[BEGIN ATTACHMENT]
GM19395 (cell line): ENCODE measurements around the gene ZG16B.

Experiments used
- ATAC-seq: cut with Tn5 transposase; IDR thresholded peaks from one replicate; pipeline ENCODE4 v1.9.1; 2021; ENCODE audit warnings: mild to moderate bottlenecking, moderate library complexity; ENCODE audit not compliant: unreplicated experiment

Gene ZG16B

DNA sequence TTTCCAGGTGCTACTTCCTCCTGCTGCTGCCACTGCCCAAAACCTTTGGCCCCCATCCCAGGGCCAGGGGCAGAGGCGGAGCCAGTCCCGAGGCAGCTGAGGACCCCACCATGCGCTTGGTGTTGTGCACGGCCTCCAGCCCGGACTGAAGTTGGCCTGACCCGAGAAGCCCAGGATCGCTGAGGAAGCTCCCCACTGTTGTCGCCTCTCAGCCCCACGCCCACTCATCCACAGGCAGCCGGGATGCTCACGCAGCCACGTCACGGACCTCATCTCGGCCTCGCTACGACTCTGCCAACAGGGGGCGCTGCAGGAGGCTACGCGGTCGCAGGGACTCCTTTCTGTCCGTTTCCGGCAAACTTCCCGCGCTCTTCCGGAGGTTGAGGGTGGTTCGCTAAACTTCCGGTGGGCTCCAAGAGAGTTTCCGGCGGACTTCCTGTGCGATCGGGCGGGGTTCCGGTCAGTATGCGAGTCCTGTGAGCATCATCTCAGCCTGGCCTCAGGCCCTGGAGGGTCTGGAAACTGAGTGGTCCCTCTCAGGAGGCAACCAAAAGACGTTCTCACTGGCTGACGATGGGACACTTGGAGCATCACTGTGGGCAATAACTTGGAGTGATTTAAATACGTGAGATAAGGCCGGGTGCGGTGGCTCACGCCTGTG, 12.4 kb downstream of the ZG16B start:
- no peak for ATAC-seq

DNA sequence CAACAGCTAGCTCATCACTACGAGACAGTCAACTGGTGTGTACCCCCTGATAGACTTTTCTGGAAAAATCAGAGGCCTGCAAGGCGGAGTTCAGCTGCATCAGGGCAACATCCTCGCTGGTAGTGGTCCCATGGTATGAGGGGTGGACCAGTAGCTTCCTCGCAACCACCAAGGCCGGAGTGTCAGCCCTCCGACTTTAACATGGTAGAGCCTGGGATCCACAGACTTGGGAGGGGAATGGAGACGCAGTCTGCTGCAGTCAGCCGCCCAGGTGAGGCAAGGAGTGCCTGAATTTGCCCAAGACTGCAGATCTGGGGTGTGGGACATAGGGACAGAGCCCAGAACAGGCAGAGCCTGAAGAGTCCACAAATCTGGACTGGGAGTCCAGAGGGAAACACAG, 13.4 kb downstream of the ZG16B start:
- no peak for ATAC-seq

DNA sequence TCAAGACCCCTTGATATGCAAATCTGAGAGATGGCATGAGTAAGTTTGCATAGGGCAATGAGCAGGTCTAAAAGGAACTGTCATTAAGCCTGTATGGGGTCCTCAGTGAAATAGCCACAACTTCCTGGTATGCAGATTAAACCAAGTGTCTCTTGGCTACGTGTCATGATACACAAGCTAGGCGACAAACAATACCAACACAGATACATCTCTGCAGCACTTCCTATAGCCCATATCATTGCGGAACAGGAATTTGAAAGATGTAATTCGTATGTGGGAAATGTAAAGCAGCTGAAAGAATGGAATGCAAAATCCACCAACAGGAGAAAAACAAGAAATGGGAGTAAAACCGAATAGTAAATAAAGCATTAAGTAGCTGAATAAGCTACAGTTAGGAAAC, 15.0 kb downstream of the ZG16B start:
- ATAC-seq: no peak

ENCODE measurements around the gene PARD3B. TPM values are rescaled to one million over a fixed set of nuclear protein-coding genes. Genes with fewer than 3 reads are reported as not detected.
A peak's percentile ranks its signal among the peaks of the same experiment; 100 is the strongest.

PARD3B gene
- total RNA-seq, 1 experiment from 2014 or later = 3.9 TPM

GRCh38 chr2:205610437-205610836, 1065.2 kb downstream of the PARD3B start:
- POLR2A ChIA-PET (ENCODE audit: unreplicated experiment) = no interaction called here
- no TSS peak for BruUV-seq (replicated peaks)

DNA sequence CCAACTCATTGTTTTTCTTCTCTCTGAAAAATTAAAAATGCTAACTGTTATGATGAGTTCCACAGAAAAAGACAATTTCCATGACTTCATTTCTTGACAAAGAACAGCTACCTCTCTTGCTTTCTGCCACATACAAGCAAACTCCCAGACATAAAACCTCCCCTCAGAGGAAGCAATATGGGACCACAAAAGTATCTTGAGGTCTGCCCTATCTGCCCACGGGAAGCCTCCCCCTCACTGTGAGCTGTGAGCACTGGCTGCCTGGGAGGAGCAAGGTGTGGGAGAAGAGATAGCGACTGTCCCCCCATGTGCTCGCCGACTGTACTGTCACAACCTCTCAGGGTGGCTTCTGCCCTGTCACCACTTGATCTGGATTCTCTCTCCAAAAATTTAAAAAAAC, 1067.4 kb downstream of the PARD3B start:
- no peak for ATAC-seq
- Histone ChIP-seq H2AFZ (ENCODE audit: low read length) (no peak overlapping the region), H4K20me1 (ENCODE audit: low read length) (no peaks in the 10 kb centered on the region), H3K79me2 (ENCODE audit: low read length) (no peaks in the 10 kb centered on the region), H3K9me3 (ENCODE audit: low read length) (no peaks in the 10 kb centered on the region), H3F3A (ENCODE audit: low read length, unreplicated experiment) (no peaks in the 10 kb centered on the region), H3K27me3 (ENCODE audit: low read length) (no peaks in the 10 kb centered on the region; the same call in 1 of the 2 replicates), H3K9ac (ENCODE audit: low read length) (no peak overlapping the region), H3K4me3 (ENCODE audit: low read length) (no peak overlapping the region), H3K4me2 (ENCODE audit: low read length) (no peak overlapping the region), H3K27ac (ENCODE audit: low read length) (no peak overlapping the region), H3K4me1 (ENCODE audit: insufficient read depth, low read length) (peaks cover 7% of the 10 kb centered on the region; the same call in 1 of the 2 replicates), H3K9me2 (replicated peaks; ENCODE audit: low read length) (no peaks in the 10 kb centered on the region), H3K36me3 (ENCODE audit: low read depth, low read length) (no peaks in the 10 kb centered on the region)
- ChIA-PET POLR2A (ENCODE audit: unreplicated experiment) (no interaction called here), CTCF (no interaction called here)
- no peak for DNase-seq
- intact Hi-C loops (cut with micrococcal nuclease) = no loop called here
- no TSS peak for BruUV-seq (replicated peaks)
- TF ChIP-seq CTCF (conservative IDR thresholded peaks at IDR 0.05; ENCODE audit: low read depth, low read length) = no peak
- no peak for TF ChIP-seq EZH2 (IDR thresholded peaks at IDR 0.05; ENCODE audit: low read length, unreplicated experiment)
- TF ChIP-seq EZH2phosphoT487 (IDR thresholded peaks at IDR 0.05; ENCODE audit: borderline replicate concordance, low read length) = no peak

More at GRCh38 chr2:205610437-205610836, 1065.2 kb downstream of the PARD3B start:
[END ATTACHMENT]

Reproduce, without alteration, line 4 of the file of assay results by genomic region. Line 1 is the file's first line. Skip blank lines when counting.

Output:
Gene ZG16B